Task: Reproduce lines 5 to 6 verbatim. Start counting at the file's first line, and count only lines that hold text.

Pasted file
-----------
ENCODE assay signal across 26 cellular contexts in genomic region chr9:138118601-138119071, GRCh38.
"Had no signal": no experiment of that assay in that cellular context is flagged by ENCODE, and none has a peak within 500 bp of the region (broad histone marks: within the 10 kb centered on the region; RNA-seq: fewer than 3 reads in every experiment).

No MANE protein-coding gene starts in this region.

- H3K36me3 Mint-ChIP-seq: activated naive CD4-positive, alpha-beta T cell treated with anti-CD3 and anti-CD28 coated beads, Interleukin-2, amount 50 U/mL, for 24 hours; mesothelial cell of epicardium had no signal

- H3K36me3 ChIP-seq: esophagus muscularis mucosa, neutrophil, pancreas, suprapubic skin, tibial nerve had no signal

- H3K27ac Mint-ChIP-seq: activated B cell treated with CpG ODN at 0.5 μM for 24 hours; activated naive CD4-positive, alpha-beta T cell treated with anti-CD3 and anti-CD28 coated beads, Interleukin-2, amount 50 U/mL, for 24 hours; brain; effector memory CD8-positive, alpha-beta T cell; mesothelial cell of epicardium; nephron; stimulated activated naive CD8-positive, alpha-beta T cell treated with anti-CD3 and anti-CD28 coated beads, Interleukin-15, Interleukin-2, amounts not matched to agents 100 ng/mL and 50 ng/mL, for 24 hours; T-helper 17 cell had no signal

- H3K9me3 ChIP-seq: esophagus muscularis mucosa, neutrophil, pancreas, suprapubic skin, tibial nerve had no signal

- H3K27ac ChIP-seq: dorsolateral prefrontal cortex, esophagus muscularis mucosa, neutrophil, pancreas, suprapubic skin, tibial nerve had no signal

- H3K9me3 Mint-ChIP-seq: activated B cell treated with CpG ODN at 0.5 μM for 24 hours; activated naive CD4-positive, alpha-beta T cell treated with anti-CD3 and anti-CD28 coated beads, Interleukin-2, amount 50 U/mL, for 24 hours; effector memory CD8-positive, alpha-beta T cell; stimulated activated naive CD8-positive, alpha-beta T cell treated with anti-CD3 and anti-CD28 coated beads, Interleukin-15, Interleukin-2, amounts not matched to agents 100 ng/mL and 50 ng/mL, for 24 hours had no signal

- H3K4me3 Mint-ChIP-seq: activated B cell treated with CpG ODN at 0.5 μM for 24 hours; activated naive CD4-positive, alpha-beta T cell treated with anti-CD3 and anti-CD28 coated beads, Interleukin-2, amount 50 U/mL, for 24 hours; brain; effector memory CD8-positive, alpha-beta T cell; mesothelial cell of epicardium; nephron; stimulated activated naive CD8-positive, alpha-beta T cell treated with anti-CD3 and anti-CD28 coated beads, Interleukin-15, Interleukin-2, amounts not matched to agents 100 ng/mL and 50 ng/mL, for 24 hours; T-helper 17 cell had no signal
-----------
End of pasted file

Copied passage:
- H3K36me3 ChIP-seq: esophagus muscularis mucosa, neutrophil, pancreas, suprapubic skin, tibial nerve had no signal

- H3K27ac Mint-ChIP-seq: activated B cell treated with CpG ODN at 0.5 μM for 24 hours; activated naive CD4-positive, alpha-beta T cell treated with anti-CD3 and anti-CD28 coated beads, Interleukin-2, amount 50 U/mL, for 24 hours; brain; effector memory CD8-positive, alpha-beta T cell; mesothelial cell of epicardium; nephron; stimulated activated naive CD8-positive, alpha-beta T cell treated with anti-CD3 and anti-CD28 coated beads, Interleukin-15, Interleukin-2, amounts not matched to agents 100 ng/mL and 50 ng/mL, for 24 hours; T-helper 17 cell had no signal